Landmarks and Memories

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Sometimes I wonder if everyone operates the same way I do. Today, let’s find out.

When I drive by certain landmarks and have a memory come to mind, it is generally something I was listening to at the time. As a result, I can drive by a windmill and remember the song that was playing, or under a bridge and remember a conversation I was having. Or, on a tractor, drive by a fence post and remember the point of the story I was at in an audiobook. Crazy, right?

But one place in particular is different. There is one spot between where I live and where I grew up that every time I drive by it, I feel like a 7th grader again.

Honestly, I do not know if the memory comes from that long ago or not, but it’s a spot where over time I have assigned a specific feeling: the feeling of awe at finally having arrived–being an athlete. It was undoubtedly one of my first early bus rides, but the emotion remains. Every time I drive by that spot, I feel optimistic, energetic, and old.

I may not know you well, but I’m going to guess you have something like that. It may be a spot where you fell in love. Maybe it is a note you keep in a safe space. It might be bigger, like your old car from high school, or your very first instrument. Or, maybe, it comes with a person. You think about the first person to encourage you to push for something more, or the first person to point something out to you.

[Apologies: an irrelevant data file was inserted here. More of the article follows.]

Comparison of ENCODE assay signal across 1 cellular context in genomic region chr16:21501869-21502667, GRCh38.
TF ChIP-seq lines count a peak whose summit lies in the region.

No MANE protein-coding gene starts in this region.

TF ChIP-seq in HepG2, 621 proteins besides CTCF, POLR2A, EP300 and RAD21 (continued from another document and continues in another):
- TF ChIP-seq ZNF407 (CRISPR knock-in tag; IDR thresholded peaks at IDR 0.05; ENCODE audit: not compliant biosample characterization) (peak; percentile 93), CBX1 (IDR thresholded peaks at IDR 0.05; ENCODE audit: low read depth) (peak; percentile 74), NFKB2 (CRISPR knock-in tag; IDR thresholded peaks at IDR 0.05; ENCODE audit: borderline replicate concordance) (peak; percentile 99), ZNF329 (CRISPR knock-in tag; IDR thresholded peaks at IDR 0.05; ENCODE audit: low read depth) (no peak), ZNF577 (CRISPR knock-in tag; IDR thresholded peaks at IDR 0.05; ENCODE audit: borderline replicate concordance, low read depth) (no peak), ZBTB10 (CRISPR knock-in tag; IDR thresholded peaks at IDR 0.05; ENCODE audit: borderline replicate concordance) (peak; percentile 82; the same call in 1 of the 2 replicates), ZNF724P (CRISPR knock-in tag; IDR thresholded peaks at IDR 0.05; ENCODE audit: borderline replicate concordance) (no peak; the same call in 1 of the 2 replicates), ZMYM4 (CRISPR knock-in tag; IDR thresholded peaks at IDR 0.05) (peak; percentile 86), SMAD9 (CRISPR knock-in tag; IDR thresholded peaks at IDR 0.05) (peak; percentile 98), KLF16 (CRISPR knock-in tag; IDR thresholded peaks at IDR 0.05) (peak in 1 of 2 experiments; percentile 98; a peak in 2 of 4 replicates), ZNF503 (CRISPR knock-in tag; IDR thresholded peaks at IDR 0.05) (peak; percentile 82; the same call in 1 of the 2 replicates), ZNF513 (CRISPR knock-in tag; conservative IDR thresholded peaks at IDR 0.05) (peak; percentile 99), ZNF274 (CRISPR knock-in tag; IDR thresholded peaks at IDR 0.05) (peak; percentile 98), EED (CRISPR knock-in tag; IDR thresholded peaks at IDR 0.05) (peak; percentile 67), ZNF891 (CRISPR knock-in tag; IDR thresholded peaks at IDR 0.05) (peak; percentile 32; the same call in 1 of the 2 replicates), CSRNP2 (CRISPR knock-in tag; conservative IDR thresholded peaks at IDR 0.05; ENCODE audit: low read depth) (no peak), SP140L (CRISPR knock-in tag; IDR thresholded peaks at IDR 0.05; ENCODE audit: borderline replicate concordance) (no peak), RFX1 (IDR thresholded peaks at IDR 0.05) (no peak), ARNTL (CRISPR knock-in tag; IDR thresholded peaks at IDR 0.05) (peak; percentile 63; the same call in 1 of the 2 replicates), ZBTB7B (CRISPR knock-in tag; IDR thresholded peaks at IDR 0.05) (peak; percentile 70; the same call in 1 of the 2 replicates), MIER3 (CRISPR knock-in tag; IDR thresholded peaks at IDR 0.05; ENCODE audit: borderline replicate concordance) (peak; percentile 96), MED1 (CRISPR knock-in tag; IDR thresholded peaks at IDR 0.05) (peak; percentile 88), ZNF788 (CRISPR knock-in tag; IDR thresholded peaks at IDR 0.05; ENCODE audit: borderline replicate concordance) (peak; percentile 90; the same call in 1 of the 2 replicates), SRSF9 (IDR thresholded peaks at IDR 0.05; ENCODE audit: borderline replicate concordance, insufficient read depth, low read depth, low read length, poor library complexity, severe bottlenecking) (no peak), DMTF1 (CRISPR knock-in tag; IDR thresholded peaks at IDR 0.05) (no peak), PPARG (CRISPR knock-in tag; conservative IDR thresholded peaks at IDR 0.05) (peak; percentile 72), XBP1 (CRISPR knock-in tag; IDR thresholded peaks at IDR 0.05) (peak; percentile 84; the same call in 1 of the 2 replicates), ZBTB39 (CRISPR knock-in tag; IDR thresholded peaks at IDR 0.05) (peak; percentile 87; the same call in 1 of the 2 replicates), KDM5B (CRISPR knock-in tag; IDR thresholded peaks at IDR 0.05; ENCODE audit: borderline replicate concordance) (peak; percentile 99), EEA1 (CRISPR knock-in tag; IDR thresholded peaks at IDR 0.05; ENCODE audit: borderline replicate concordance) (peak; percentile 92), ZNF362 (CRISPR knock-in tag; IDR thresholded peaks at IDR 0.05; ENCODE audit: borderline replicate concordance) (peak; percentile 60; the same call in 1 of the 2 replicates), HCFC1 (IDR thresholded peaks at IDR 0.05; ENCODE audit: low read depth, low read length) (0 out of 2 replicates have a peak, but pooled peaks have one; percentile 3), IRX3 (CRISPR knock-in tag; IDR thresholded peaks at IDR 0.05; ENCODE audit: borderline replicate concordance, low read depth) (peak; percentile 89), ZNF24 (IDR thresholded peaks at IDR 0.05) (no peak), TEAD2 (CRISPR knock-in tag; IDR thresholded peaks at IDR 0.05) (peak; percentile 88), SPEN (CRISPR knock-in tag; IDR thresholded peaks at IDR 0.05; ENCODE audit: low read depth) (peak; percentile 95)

Whatever it may be, I want you to think about this: you are not the same person you were in that moment, in that memory.

I am not a 7th grader anymore, though my wife may accuse me of acting like one from time to time. More than that, I had no clue I could ever become the person I am today.

Again, I would venture to say the same is true of you.

We change over time. We mature. We grow. We make mistakes. We get things right, and we grow some more.

Take a moment today and celebrate that you are not who you were in that memory. You are something more, something better, something different. And, if you’re not better than you were then, take a step today to correct that.

The Tension of the 3rd Question

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Last week I went to camp. One of my roles at camp was to teach leadership to a group of 12 students. What I did not anticipate, however, was the leadership challenge I was going to face in the process.

The kids were great. They were willing to step up and serve, they had humble spirits that were willing to learn, and they poured back into their own groups to make a difference.

The challenge was on my end. I had two roles while at camp: leadership and sound booth. There were certain times in the schedule where the two overlapped, and so I was faced with the tension of the 3rd question: both things need to happen, but I cannot accomplish both at the same time.

(Side note: If you do not know the 3 Questions, click here to read about them. The 3rd question asks “Who can I get to help?”)

The tension of the 3rd question boils down to this: asking other people to help actually helps us accomplish more. Revolutionary, right? Maybe not. In fact, this concept is completely logical. It makes perfect sense that the more people we ask to do something, the more we can get done.

The tension, then, comes when we as leaders would rather do something on our own for any number of reasons. Maybe there’s a certain level of glory in being in charge of something, or we enjoy accomplishing the task. But at the end of the day, if we want to lead, we have to answer the 3rd question.